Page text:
New open access article published in Scientific Reports, the technical section of the well-known journal NATURE
The magnifying effect of a thin shallow stiff layer on Love waves as revealed by multi-component analysis of surface waves
Dal Moro G., Scientific Reports 10, 9071 (2020).
Download the paper (and the available seismic dataset): https://www.nature.com/articles/s41598-020-66070-1
Take some time to study it and perform your own analyses with winMASW® Academy so to get more and more familiar with the FVS approach to dispersion analysis, the Z, R and T components and the RPM frequency-offset surface.
Do you see how important are Love waves (in particular when analyzed according to the FVS approach)?!
In the last decades, surface wave analysis has become a standard tool for an increasingly large number of geotechnical applications that require the determination of the subsurface shear-wave velocity (Vs) profile. In the present paper, we investigate the role of a shallow stiff layer on Rayleigh and Love wave propagation. Multi-component synthetic and field data are considered to analyse the vertical (Z) and radial (R) components of Rayleigh waves as well as Love waves (T component). Velocity spectra are analysed according to the Full Velocity Spectrum (FVS) approach together with the Rayleigh-wave Particle Motion (RPM) frequency-offset surface that reveals the actual prograde-retrograde motion of Rayleigh waves. The FVS approach to surface wave analysis reveals particularly powerful in case we intend to reproduce the actual modal energy and when, because of complex mode excitation, the velocity spectra cannot be easily interpreted in terms of modal dispersion curves. The analysis of both synthetic and field data highlights two major facts. On one side, along the T component (Love waves) the presence of a thin shallow stiff layer excites higher modes whose top velocity is controlled by the shear-wave velocity of the deeper layers. On the other side, such a stiff layer does not massively influence the velocity spectra of the Z and R components (Rayleigh waves) and the related RPM: irrespective of the presence of the superficial stiff layer, RPM clearly shows the change from retrograde to prograde due to the Vs increase in the deep layers. In case a superficial stiff layer is present (this condition is quite common in urbanized areas such as the one of the field dataset here considered), Love waves can be then an interesting tool for an expeditious estimation of the Vs of the deep layers.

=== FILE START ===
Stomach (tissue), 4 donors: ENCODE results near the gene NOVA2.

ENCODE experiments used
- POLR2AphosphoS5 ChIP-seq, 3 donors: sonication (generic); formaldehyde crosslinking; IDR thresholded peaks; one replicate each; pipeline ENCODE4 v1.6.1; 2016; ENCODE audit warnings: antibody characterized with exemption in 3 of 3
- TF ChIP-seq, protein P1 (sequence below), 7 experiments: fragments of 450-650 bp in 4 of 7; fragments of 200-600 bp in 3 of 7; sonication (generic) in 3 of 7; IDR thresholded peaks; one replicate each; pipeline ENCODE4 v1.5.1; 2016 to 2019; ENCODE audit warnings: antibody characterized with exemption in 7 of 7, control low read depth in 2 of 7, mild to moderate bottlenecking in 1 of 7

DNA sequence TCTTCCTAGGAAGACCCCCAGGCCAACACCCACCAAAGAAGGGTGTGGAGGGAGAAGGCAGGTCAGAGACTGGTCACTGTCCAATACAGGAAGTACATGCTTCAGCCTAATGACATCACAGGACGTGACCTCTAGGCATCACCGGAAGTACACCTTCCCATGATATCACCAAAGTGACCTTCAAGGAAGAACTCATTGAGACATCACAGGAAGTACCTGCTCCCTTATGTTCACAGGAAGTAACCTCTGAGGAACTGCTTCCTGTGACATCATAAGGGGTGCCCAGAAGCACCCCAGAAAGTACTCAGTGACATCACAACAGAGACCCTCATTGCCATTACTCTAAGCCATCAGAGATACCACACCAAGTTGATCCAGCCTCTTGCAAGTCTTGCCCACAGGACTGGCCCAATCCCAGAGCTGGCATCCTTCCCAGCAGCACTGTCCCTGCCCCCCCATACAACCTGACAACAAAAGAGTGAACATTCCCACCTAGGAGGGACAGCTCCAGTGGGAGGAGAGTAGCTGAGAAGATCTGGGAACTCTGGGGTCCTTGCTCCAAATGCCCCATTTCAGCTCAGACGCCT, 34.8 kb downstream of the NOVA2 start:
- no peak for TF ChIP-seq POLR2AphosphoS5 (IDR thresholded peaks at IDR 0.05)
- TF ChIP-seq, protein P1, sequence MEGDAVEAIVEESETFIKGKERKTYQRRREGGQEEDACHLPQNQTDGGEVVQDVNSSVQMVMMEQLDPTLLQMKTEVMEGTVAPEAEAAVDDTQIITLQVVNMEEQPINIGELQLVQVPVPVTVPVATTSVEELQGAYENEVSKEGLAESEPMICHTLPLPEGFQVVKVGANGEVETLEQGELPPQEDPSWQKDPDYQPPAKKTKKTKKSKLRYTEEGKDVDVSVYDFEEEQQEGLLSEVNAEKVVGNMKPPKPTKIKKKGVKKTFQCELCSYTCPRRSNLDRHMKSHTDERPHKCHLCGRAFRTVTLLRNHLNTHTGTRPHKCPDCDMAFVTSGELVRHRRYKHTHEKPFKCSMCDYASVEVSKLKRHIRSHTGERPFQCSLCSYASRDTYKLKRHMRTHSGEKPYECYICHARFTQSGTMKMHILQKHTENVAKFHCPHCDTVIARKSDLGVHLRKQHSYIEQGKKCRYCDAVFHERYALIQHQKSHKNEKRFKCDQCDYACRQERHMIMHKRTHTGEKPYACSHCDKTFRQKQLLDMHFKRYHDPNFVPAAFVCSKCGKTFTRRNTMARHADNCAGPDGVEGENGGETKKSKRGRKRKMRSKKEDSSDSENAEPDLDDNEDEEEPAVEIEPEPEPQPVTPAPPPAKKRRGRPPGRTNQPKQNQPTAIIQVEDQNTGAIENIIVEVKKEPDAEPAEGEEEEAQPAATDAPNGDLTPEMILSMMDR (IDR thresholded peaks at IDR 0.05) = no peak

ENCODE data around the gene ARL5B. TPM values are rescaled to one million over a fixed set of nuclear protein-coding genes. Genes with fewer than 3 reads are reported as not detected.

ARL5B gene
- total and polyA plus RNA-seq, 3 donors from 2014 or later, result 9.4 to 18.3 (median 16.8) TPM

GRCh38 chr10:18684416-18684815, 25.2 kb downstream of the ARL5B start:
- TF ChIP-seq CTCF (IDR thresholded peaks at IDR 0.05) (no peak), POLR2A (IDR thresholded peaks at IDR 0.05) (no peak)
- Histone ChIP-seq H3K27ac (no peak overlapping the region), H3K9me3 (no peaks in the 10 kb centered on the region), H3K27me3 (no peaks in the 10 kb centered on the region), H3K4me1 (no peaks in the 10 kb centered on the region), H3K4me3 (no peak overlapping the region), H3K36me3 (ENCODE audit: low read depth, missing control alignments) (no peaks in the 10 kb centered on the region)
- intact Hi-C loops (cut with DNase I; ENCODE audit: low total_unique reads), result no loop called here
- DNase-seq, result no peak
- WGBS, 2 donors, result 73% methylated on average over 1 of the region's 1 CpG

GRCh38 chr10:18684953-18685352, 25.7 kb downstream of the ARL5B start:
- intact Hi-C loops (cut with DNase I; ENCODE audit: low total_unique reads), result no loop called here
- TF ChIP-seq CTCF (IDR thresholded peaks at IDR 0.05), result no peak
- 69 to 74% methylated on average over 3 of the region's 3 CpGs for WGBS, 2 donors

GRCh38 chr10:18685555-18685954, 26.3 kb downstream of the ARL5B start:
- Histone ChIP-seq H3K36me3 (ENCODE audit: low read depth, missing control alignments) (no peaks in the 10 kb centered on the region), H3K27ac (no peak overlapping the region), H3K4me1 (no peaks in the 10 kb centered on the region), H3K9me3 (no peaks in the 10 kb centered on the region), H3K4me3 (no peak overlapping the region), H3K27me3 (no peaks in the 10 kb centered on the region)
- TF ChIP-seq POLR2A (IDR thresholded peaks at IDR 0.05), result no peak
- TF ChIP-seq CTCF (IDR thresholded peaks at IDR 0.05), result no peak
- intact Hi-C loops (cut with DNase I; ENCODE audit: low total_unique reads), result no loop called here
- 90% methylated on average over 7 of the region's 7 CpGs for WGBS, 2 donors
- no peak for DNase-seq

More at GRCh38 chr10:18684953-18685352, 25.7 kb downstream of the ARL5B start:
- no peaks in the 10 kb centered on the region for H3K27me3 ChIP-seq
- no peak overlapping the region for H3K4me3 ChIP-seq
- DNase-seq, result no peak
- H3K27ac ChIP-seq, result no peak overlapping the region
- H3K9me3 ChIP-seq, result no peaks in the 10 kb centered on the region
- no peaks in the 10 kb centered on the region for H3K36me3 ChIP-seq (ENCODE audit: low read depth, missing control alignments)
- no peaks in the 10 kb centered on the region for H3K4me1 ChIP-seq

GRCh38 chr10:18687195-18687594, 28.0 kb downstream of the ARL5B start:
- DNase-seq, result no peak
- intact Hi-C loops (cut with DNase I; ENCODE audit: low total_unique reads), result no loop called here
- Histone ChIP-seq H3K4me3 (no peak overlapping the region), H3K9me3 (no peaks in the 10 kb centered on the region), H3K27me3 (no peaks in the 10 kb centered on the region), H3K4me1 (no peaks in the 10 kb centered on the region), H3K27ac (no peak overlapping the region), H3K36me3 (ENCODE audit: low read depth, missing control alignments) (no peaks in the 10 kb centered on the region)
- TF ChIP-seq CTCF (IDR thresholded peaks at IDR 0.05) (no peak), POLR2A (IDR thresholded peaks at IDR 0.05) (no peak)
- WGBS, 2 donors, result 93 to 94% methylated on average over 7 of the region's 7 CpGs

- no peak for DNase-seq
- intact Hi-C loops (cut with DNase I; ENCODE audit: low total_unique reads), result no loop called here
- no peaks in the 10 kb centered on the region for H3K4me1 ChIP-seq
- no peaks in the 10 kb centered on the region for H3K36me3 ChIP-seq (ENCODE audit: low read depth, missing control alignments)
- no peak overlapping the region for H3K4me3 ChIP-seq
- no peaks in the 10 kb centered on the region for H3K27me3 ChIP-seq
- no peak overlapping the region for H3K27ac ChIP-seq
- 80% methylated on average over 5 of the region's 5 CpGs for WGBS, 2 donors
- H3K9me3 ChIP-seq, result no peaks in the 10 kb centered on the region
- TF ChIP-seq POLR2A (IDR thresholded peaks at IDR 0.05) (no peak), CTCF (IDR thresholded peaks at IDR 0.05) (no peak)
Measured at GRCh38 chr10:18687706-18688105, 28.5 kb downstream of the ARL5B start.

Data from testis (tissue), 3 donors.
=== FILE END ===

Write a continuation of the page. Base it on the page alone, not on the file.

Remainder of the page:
Result of the joint inversion of the four considered observables:
(a) phase-velocity spectrum of the ZVF component; (b) phase-velocity spectrum of the RVF component; (c) RPM surface; (d) phase-velocity spectrum of the THF component (Love waves).
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